Police and Kurds clash in Diyarbakir

Police and Kurds clash in Diyarbakir

Karasanserai Diyarbakir before the conflict. Much of the Unesco World Heritage Site has been destroyed. Source: Wikimedia

Police have harshly cracked down on groups who tried to break a months-long curfew in six neighbourhoods of the Sur district in the southeastern province of Diyarbakir following a call from pro-Kurdish Peoples’ Democratic Party (HDP) leader Selahattin Demirtaş.

Protesters faced water canon, teargas and plastic bullets and 33 people were arrested. Turkey’s largely Kurdish southeast has suffered its most intense violence in two decades since a ceasefire between the authorities and the Kurdistan Workers’ Party (PKK) fell apart in July, ending a three-year peace process and reviving a conflict that has killed more than 40,000 people since 1984.

Last August, Kurdish activists announced administrative autonomy for the old town of Sur and in other parts of the region.

Ankara, uneasy about more Kurdish autonomy similar to the areas on the other side of the borders with Syria and Iraq, responded with violence. Hundreds of militants, security forces and civilians have died since the summer.

Curfews were imposed across the region, with most of Sur put under lockdown since December 3 as the authorities move to drive the Kurdish militants from urban areas. The PKK responded by digging trenches and establishing checkpoints.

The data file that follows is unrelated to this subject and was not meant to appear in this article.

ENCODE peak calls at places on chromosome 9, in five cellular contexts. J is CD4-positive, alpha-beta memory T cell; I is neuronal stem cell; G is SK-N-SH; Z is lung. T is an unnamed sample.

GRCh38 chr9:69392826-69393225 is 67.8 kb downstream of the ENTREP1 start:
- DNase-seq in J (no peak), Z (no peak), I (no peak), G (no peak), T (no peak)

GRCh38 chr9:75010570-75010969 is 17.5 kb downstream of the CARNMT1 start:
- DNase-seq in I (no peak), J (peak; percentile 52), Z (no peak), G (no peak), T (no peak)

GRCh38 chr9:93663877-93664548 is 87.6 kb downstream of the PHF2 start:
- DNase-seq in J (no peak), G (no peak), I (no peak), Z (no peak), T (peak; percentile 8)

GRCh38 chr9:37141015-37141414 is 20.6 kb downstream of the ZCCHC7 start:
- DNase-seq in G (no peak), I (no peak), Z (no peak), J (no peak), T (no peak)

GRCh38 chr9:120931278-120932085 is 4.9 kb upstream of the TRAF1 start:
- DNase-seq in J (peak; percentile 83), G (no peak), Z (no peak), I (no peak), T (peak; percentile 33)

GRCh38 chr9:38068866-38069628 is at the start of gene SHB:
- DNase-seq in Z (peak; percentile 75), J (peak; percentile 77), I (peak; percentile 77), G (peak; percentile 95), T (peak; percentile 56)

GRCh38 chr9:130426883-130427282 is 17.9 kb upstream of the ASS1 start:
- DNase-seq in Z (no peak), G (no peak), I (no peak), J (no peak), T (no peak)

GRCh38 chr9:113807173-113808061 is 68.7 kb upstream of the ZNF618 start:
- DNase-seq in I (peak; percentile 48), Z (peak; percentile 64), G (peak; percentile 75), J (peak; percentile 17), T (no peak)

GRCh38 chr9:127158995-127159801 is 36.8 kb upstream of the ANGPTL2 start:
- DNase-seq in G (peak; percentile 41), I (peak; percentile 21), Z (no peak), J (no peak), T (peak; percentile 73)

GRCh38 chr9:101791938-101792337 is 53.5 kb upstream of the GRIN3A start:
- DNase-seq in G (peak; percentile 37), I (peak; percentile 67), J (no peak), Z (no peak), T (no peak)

Entire neighbourhoods have been flattened.

Human rights groups, NGOs, trade organisations and MEPs have asked Ankara to suspend the curfew and set up a humanitarian corridor so civilians trapped inside war-torn areas of Sur can leave.

Diyarbakir’s governor, Hüseyin Aksoy, agreed to suspend bombardment for 90 minutes while the police with loudspeakers ordered everyone to leave.

“My brothers are afraid to come out, they don’t trust the police not to kill them,” said resident Mehmet Karatay. “Why should they surrender? They are civilians, their houses are there. They did not want to abandon them because they were afraid of losing everything they have. They never thought that this siege would go on for this long, none of us thought that it would get this bad.”

Residents, trapped in the crossfire, are the main victims. The HDP estimated that 290 had been killed across southeast Turkey since because of the curfews since August. “It’s hell here,” says a young police officer, standing guard at a checkpoint. “I have been here for three months, since the beginning of the curfew, in mud and ice. They killed many of our brothers.”

Many Kurds in Diyarbakir say they are being punished for Kurdish success in Syria, where the Turks have failed to convince western allies to label the YPG, the PKK’s Syrian sister group, as terrorists. But Sur residents also blame the PKK for bringing their fight into urban areas.

“I am very angry at the PKK. Why did they bring the war to our doorstep? If these militants wouldn’t have dug the trenches, if they wouldn’t have started this autonomy business, the police would have never come here,” said a minibus driver, 35, from Bingöl. “We are the only ones suffering now. I believed in the Kurdish cause before, but I voted for the AKP [the ruling party] in November. I’m fed up.”

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